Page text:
By now, most regular readers must know about the new staffing and pastoral leadership model proposed for the Boston Archdiocese. News of the proposed pastoral collaboratives, as part of the Pastoral Service Team (PST) initiative, is spreading like wildfire, now that the proposed parish groupings have been published.
All of the information is posted at this website: www.planning2012.com/2012-consultation
Local newspapers and media outlets are picking up the local angles. For example:
The Sentinel and Enterprise reported the following in “Archdiocese unveils plan for sharing of parish resources“:
In a proposal by the Archdiocese of Boston, 25 parishes in Greater Lowell, including those in Townsend and Shirley, will become 10 pastoral collaboratives that could eventually share resources, including pastors, priests, staff and ministries.
According to the archdiocese, a greater coordination of trained personnel and the consolidation of similar works and ministries in parishes within a pastoral collaborative will ease the burden currently experienced by pastors and staff.
Unlike the reconfiguration process that began in 2004 and closed or merged dozens of parishes, including six in Lowell, the new proposal does not mandate the closing of any parishes — just the sharing of resources.
Each parish will retain its individual identities and assets.
“No parishes are supposed to be closed. The archdiocese is just trying to ensure that all parishes will have the services they need to continue to grow in new and vibrant ways,” said the Rev. Brian Mahoney, pastor of St. Francis in Dracut.
The largest proposed collaborative is composed of four parishes: St. Mary in Ayer, St. Anthony in Shirley, St. John the Evangelist in Townsend, and Our Lady of Grace in Groton-Pepperell.
St. William in Tewksbury, which ranks among the largest parishes in the archdiocese and is the only Catholic church in Tewksbury, is the only Greater Lowell parish to stand alone.
The plan calls for multiple churches, in some cases, to be served by a single pastor who leads a pastoral team, says Archdiocese Spokesman Terry Donilon.
One such group would form among St. Thomas Aquinas in Nahant, St. Johns in Swampscott and Our Lady Star of the Sea in Marblehead. There would be 27 collaboratives among parishes in the North Region of the Boston Archdiocese.
Just to recap, the idea is to create a structure called a Pastoral Service Team (PST) to provide pastoral services to multiple parishes. The archdiocese describes the model as follows:
“The Pastoral Service Team would be comprised of a group of priests, deacons, pastoral associates and lay ecclesial ministers, who provide pastoral services to multiple parishes. Because of shared ministerial leadership and shared finance & pastoral councils, the parishes would collaborate with each other on some ministries such as evangelization, faith formation and outreach. This proposed new structure does not call for the closing of any parishes. Rather, it focuses on the means by which pastoral services are provided in and to our parishes, and through collaborating on ministries, allows the Catholic community within an area of the Archdiocese to benefit from a broader set of local Catholic ministries. Each pastoral collaborative, served by a PST, would be charged with the development of a local pastoral plan to best serve the Catholics in that particular area of the Archdiocese.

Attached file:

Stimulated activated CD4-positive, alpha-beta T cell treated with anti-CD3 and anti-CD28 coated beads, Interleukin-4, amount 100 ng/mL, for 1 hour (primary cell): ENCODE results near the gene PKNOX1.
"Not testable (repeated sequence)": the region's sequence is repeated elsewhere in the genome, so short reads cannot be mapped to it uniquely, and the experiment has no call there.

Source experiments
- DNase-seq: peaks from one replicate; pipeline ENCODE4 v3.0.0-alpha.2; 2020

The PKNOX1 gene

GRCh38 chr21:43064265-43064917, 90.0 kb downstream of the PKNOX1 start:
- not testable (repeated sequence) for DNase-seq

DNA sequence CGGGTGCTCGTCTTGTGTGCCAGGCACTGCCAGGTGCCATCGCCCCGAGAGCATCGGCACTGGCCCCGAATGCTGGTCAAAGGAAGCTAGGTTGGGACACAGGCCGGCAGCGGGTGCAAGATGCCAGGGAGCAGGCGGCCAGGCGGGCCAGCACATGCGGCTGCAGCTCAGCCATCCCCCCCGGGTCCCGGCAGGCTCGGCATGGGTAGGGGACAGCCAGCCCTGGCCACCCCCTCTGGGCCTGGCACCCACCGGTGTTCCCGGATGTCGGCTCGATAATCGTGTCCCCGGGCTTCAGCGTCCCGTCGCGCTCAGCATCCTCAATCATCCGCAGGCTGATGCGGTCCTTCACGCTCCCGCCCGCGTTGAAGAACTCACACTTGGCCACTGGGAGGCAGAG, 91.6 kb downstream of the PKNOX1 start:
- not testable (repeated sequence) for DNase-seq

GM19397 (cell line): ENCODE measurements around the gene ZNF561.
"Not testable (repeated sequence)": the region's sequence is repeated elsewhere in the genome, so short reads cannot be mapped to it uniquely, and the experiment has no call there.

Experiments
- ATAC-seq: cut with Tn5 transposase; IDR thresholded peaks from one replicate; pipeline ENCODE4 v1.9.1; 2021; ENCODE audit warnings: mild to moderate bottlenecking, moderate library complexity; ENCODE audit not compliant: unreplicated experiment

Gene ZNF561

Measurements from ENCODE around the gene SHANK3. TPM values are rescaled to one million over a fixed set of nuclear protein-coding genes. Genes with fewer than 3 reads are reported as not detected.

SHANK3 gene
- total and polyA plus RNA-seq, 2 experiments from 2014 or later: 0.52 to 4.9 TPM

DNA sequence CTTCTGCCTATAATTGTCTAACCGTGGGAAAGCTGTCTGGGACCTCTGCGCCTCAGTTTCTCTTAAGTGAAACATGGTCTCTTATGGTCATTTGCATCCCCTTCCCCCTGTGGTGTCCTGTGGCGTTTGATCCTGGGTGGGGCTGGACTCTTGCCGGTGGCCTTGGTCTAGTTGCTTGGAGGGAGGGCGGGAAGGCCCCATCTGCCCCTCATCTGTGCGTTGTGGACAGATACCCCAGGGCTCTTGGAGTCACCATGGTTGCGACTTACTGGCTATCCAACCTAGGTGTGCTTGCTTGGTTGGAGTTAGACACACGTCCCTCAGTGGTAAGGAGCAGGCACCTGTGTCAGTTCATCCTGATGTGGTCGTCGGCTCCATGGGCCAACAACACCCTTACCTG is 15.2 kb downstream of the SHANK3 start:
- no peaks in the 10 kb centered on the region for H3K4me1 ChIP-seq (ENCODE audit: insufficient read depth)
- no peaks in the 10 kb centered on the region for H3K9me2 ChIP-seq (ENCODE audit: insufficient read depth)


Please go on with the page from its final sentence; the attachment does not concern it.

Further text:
Initially there appeared to be a fairly warm reception by many priests to the proposal, as evidenced by the voting at the December convocation in Randolph, where 2/3 of priests said the direction in which the proposed PST model would take the archdiocese was either the “right direction” or “close to right.”
That was then and this is now. Things have turned substantially chillier in recent weeks as pastors, parish councils and parish staffs start to more fully grasp the implications. Pastors will be asked to resign their positions, and new pastors will be appointed who have no loyalty to their new parish and no knowledge of the parish history or people for whom that parish is their long-term spiritual home. One person commented privately to BCI that the current direction of the initiative seems to be creating 100+ “circular firing squads.” Some degree of power and control will be given up by individual parishes as they are asked to collaborate and share resources. Some parish employees will no doubt lose their jobs, and may not be eligible for unemployment benefits. BCI is hearing of emergency parish council meetings and letters being written to Cardinal O’Malley.
As parishes all wrestle with the implications of the proposed plan, at the same time it is clear that the current model of parish staffing is not sustainable. We know that priests are stretched to thin, the number of Catholics attending Mass continues to decline and 40% of parishes are unable to pay their bills.
BCI is going to remain neutral on the plan and not voice an opinion for now, except to say the following. Clearly, something must change in the current model of parish staffing. It seems to BCI that either we close a hundred-some parishes or we adopt a different model of staffing and keep existing parishes open. Either option has its challenges. The manner in which whatever new plan is chosen and implemented is key to success.
Right now, we are hearing a lot of consternation. Pastors, priests, parish councils, parish employees and parishioners should all voice their input and feedback to the archdiocesan leadership on the proposed plans through the established channels in order to ensure your input is heard. BCI still has good reason to believe that the Cardinal and those in charge of pastoral planning will listen to every piece of input they get on this important issue.
As always, you can feel free to share and vent on BCI (but please do not use BCI as an alternative to sharing your input directly with the archdiocese on this particular issue).